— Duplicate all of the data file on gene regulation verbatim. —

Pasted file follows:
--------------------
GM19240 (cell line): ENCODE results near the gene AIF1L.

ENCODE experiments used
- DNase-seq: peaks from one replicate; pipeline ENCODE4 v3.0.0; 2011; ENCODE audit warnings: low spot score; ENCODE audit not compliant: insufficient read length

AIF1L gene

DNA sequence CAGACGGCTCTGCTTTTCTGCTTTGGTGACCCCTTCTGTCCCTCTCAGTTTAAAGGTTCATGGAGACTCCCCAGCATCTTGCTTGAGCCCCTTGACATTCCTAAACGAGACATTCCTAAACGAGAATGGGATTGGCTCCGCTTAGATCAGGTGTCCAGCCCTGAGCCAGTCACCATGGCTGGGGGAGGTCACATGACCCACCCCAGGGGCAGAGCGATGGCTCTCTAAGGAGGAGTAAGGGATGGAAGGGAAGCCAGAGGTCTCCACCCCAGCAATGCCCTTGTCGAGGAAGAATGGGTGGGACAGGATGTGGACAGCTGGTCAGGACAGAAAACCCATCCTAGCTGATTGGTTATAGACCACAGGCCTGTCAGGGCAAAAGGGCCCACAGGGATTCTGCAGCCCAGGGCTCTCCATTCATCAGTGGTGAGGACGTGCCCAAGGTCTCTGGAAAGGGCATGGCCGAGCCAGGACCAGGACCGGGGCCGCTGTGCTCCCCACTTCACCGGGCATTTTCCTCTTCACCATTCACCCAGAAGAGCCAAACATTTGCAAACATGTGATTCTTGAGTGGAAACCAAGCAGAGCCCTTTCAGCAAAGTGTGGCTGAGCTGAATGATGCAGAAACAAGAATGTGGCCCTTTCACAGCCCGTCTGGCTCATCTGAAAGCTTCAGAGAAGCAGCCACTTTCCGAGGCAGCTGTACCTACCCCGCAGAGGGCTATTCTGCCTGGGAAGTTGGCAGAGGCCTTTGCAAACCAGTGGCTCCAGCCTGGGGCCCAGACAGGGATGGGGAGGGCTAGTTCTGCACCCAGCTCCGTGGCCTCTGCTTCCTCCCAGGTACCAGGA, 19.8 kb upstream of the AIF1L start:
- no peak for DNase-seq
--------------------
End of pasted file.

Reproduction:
GM19240 (cell line): ENCODE results near the gene AIF1L.

ENCODE experiments used
- DNase-seq: peaks from one replicate; pipeline ENCODE4 v3.0.0; 2011; ENCODE audit warnings: low spot score; ENCODE audit not compliant: insufficient read length

AIF1L gene

DNA sequence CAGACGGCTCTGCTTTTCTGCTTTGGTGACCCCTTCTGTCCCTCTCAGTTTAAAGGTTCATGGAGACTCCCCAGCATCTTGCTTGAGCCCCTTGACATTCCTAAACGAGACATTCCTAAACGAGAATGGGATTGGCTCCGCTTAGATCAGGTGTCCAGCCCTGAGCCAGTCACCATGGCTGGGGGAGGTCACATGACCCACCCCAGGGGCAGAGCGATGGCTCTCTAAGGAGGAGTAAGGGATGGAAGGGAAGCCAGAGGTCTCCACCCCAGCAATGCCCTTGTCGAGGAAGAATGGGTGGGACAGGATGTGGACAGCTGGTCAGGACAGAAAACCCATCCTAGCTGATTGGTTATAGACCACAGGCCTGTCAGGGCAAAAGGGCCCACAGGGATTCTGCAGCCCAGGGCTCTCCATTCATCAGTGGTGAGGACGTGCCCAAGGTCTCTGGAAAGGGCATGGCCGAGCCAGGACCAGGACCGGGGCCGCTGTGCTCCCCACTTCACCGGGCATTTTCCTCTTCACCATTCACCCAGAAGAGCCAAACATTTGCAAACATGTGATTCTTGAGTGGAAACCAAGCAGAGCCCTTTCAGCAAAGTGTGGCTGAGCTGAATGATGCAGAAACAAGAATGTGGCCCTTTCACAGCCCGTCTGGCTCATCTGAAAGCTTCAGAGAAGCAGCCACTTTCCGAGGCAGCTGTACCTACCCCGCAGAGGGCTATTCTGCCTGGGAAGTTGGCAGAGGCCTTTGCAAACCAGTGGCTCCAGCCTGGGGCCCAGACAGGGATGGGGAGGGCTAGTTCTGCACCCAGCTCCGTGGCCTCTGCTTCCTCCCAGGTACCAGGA, 19.8 kb upstream of the AIF1L start:
- no peak for DNase-seq